The official academic and government position about these sacred places at the time stated,
“At some point in the distant past, the carvers ceased coming to the site and their images faded as knowledge of the site faded from mankind’s consciousness.”
Inside, I knew that this was not true and set out on a sixteen -year odyssey to find a shaman who could read them. Many walls would be thrown up in front of me. I would be sent down box canyons, stonewalled, stalled, and stymied. As my will got stronger, I learned that with walls, you could walk around them, climb over them, or, when the magic is with you, walk right through them. Part of my teachings would be how to talk to wild animals.
On my first day shooting a movie about moose, I came across a cow moose sitting in the grass, dappled in the warm light of a sunny June afternoon. I put down the gear I was carrying, smiled, and said, “Hello, I’m Lloyd. I’m making a movie called, ‘Of Moose and Man.’ You look so beautiful sitting there. I will just set up this low tripod called Baby Legs, mount the camera, and begin.” When I told her how beautiful she looked in the dappled light, she batted her long brown eyelashes at me. I was on my knees panning left then right and zooming in and out until I felt that I had her covered. I opened my arms and said, “Thank you, sweetheart. I’m going to make you a star.”
She awkwardly got up on her feet. I turned the camera back on. She walked slowly towards me, bent down, kissed the lens, then turned her head and slowly walked away. I think she went ahead to pass the word on to a few others, “This guy is OK. He has some contraption that won’t hurt you.”
I attached the longer tripod legs as I approached a pond where a bull moose was swimming towards me. I kept the camera rolling as he slowly got out of the water and circled me to check me out. Canoeing in Algonquin Park it was as if, through some secret language, the moose had spread the word that it was Lloyd’s last shooting day for his film.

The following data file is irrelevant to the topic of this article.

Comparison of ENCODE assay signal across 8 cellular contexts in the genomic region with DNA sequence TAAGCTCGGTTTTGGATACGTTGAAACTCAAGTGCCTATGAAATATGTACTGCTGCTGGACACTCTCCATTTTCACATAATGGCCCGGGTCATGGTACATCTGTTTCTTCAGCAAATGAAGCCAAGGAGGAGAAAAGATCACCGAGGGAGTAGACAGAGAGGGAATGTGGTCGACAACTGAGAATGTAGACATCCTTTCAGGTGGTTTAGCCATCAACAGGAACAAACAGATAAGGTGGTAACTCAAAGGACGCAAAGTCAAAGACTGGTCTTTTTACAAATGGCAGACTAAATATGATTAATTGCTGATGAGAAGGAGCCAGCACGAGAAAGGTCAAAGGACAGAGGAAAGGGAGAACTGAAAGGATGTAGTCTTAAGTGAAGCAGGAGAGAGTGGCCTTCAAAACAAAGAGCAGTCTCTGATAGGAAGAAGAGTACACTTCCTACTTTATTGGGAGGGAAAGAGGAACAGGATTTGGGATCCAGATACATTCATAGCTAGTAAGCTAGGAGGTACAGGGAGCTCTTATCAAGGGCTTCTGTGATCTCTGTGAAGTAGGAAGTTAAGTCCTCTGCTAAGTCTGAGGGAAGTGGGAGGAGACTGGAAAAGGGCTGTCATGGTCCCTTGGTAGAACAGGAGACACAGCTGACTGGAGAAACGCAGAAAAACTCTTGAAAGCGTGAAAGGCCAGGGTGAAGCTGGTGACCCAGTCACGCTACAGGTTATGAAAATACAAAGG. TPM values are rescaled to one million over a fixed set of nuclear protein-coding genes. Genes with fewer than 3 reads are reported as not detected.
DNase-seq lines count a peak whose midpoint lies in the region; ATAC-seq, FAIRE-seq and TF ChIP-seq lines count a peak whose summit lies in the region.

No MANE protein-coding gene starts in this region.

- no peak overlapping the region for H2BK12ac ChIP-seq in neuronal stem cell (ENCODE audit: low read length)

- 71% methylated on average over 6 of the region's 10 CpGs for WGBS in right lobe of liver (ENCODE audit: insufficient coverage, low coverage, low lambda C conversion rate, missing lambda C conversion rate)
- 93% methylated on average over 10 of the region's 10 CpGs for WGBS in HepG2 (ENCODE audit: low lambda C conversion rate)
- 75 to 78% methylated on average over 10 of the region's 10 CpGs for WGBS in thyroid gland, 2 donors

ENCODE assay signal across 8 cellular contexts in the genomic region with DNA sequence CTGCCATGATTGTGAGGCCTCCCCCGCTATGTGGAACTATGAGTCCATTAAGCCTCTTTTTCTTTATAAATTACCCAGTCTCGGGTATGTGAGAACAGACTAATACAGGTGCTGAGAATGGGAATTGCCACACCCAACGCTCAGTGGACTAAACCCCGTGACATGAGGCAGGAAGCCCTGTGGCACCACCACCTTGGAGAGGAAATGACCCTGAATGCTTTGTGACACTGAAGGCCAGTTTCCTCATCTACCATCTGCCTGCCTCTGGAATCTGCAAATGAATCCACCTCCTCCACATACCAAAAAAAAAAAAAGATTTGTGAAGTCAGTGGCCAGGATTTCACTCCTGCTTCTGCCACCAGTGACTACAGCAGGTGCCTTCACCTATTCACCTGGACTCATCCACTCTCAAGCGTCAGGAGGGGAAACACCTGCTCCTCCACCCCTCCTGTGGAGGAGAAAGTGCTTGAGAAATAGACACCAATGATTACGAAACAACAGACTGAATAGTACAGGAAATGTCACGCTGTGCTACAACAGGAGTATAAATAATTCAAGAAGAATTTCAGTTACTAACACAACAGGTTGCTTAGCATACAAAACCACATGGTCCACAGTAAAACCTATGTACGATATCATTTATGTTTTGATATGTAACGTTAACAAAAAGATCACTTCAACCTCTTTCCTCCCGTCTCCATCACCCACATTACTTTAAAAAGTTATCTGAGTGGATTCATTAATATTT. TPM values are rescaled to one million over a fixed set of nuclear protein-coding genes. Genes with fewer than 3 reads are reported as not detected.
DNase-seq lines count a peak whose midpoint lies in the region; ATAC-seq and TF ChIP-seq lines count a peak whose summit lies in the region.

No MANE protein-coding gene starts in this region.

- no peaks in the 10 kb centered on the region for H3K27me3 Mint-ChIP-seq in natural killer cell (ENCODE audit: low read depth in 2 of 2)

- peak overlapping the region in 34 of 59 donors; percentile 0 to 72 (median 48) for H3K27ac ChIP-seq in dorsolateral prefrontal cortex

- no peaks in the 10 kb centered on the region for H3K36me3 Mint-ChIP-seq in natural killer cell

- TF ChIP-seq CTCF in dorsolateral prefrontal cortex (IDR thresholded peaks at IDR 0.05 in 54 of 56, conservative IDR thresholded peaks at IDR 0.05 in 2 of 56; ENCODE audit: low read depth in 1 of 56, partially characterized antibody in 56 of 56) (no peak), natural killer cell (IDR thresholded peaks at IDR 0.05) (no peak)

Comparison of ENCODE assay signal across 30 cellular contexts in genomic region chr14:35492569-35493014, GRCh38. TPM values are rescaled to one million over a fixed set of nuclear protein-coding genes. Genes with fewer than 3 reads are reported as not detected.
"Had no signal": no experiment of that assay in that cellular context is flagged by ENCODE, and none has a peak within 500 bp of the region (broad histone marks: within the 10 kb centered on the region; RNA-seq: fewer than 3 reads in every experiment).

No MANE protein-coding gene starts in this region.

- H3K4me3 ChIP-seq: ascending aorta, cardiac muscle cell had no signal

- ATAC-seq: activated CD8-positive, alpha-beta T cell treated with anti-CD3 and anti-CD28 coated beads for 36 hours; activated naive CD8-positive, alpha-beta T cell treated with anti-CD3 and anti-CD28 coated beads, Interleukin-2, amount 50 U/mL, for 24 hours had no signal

“Hey gang, it’s your last chance to star.”
Mom-moose played with their kids. I filmed one female that looked like she was dangling a cigarette out of her mouth. Behind me, directly over my shoulder, I heard a loud “snort.” I slowly turned my head and looked up at a big black bull moose standing hip-deep in the water and breathing down my neck. A gentle puff of wind blew my canoe in a sideways motion, creating a tracking shot with the bow of the canoe and Bullwinkle moving in unison. Spread out over a year, it was only nine days of filming, but I had captured the yearly life-cycle of moose, and the body changes they go through in each season. With camera I have been unarmed face to face with moose, caribou, polar bear, black bear, bison, lions, tigers, elk and a very scary black panther.
Getting closer to the intimacies of nature, Northern skies kept calling. Older doors began to open. My odyssey in the search of ancient wisdom and knowledge would bring rewards and consequences unforeseen and revelatory. The resulting film, “The Teaching Rocks” is still being shown around the world thirty-four years later. I was blessed to have a career where I had creative control over my projects and was as able to live out all the dreams of my childhood and adult life. The secret was a code, which I adopted as a kid. I called it the Code of the Trail. Chasing the Muse: Canada tells how it all came to be.
Lloyd Walton is a multi-award-winning, Canadian director and cinematographer. As a painter, he has had five solo gallery shows. He is also a prolific writer. His historiography, CHASING THE MUSE: CANADA is available on Amazon, Kindle, chapters Indigo and Barnes and Noble. His films have been translated into French, Dutch, German, Japanese, Ojibway, Cree, Oji-Cree, Inuktitut, and Russian.